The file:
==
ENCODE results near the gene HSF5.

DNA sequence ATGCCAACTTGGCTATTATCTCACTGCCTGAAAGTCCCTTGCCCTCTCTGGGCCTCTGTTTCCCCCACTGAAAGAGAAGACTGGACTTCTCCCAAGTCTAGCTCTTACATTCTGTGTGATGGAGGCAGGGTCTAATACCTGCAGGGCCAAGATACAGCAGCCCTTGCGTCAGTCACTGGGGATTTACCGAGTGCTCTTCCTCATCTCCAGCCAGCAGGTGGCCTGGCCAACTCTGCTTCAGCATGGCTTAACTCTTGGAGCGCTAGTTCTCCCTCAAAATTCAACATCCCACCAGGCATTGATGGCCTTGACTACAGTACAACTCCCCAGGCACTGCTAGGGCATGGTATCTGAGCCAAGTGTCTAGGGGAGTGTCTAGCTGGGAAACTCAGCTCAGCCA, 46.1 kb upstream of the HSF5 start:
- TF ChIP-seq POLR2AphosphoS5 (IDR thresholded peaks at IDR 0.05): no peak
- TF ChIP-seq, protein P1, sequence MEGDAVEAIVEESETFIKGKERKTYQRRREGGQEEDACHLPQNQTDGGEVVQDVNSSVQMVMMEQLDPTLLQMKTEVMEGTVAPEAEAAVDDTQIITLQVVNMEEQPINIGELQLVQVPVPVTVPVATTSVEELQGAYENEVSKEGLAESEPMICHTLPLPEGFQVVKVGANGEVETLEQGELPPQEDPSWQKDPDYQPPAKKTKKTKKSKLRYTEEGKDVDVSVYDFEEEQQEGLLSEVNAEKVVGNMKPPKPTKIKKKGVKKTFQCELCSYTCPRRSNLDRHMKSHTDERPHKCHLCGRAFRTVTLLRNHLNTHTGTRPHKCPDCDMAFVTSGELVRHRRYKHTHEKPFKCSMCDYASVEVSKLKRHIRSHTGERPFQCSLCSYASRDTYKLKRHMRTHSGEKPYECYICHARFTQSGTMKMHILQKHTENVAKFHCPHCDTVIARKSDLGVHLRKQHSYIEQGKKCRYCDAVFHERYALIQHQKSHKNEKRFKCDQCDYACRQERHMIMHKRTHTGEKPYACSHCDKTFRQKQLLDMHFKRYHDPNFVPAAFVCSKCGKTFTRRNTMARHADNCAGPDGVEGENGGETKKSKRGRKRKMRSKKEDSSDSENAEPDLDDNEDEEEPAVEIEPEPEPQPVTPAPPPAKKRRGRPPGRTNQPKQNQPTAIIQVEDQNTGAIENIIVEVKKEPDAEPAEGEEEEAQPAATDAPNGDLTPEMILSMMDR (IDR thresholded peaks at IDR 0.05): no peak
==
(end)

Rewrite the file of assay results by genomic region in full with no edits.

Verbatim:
ENCODE results near the gene HSF5.

DNA sequence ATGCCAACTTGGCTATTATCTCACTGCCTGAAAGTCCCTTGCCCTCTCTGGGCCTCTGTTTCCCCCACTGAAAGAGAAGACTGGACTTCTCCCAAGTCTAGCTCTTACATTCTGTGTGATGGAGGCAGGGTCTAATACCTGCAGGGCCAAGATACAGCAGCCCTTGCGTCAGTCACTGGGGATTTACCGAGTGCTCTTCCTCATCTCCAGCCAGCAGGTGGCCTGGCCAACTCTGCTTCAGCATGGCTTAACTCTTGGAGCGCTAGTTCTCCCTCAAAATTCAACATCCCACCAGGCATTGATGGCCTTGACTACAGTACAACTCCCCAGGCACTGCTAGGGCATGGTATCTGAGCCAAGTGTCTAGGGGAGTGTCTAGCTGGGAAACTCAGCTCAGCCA, 46.1 kb upstream of the HSF5 start:
- TF ChIP-seq POLR2AphosphoS5 (IDR thresholded peaks at IDR 0.05): no peak
- TF ChIP-seq, protein P1, sequence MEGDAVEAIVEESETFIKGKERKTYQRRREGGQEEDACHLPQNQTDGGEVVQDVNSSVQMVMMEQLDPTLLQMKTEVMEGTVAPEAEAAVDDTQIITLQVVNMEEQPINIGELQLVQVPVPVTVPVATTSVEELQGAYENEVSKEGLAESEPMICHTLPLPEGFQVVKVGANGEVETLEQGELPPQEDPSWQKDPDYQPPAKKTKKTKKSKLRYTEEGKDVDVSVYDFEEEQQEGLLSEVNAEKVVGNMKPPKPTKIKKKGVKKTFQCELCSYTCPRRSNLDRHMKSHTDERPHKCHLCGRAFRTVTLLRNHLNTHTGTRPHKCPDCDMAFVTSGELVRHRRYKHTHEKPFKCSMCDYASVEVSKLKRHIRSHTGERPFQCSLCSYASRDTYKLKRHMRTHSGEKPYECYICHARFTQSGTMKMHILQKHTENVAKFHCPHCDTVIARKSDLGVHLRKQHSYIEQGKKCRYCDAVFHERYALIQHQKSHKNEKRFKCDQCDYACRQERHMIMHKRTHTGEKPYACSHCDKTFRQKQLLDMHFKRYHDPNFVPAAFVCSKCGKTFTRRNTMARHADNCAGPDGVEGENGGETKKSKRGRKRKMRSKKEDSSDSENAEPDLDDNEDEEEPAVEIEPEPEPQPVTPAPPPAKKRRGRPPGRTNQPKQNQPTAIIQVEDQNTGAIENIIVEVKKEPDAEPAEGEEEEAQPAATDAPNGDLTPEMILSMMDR (IDR thresholded peaks at IDR 0.05): no peak